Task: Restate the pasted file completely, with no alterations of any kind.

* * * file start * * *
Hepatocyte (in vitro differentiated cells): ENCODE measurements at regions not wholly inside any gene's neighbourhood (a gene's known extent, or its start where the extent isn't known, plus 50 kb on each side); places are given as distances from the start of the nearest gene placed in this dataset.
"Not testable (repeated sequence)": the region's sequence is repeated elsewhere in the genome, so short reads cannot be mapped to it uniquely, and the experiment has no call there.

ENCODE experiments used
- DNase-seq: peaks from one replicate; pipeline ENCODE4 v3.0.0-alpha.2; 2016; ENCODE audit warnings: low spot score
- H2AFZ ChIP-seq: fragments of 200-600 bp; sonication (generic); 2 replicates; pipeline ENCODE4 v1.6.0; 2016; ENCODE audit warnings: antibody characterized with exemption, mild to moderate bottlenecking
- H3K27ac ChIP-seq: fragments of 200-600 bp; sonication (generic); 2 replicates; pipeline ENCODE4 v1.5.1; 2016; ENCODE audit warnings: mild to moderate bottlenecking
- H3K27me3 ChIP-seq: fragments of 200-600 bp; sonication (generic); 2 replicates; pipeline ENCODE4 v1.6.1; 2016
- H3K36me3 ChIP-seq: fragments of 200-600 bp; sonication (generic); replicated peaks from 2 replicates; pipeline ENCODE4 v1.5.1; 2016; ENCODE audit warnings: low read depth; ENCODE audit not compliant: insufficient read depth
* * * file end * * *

Hepatocyte (in vitro differentiated cells): ENCODE measurements at regions not wholly inside any gene's neighbourhood (a gene's known extent, or its start where the extent isn't known, plus 50 kb on each side); places are given as distances from the start of the nearest gene placed in this dataset.
"Not testable (repeated sequence)": the region's sequence is repeated elsewhere in the genome, so short reads cannot be mapped to it uniquely, and the experiment has no call there.

ENCODE experiments used
- DNase-seq: peaks from one replicate; pipeline ENCODE4 v3.0.0-alpha.2; 2016; ENCODE audit warnings: low spot score
- H2AFZ ChIP-seq: fragments of 200-600 bp; sonication (generic); 2 replicates; pipeline ENCODE4 v1.6.0; 2016; ENCODE audit warnings: antibody characterized with exemption, mild to moderate bottlenecking
- H3K27ac ChIP-seq: fragments of 200-600 bp; sonication (generic); 2 replicates; pipeline ENCODE4 v1.5.1; 2016; ENCODE audit warnings: mild to moderate bottlenecking
- H3K27me3 ChIP-seq: fragments of 200-600 bp; sonication (generic); 2 replicates; pipeline ENCODE4 v1.6.1; 2016
- H3K36me3 ChIP-seq: fragments of 200-600 bp; sonication (generic); replicated peaks from 2 replicates; pipeline ENCODE4 v1.5.1; 2016; ENCODE audit warnings: low read depth; ENCODE audit not compliant: insufficient read depth